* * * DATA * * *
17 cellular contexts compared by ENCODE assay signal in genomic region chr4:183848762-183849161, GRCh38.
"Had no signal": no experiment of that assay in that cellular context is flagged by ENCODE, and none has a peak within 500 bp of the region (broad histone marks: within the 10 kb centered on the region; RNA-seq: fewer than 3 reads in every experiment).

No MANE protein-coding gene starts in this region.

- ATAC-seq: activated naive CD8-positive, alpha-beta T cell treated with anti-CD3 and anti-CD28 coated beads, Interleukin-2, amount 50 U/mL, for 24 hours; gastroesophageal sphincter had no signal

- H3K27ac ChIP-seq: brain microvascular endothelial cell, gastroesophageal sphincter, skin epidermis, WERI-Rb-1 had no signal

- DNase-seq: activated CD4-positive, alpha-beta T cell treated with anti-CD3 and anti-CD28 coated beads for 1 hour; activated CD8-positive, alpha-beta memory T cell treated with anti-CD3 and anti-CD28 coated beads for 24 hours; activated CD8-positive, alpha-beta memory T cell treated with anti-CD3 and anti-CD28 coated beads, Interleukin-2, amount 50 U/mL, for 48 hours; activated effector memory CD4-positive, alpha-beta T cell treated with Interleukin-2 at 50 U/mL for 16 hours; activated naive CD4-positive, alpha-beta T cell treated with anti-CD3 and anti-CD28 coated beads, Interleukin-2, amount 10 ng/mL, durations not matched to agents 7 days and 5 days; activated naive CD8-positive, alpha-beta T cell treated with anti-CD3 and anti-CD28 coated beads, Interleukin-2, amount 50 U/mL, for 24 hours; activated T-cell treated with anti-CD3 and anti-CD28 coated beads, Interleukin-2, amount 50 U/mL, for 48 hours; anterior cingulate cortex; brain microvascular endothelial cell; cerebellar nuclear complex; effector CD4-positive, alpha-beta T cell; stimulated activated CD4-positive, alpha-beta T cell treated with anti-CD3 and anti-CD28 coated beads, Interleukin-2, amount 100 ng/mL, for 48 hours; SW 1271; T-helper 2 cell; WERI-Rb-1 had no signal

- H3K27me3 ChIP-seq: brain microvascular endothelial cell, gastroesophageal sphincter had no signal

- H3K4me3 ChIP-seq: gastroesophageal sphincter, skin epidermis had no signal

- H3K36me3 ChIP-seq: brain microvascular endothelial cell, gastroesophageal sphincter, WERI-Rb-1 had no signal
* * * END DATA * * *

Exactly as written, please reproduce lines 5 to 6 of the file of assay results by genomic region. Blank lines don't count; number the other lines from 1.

- H3K27ac ChIP-seq: brain microvascular endothelial cell, gastroesophageal sphincter, skin epidermis, WERI-Rb-1 had no signal

- DNase-seq: activated CD4-positive, alpha-beta T cell treated with anti-CD3 and anti-CD28 coated beads for 1 hour; activated CD8-positive, alpha-beta memory T cell treated with anti-CD3 and anti-CD28 coated beads for 24 hours; activated CD8-positive, alpha-beta memory T cell treated with anti-CD3 and anti-CD28 coated beads, Interleukin-2, amount 50 U/mL, for 48 hours; activated effector memory CD4-positive, alpha-beta T cell treated with Interleukin-2 at 50 U/mL for 16 hours; activated naive CD4-positive, alpha-beta T cell treated with anti-CD3 and anti-CD28 coated beads, Interleukin-2, amount 10 ng/mL, durations not matched to agents 7 days and 5 days; activated naive CD8-positive, alpha-beta T cell treated with anti-CD3 and anti-CD28 coated beads, Interleukin-2, amount 50 U/mL, for 24 hours; activated T-cell treated with anti-CD3 and anti-CD28 coated beads, Interleukin-2, amount 50 U/mL, for 48 hours; anterior cingulate cortex; brain microvascular endothelial cell; cerebellar nuclear complex; effector CD4-positive, alpha-beta T cell; stimulated activated CD4-positive, alpha-beta T cell treated with anti-CD3 and anti-CD28 coated beads, Interleukin-2, amount 100 ng/mL, for 48 hours; SW 1271; T-helper 2 cell; WERI-Rb-1 had no signal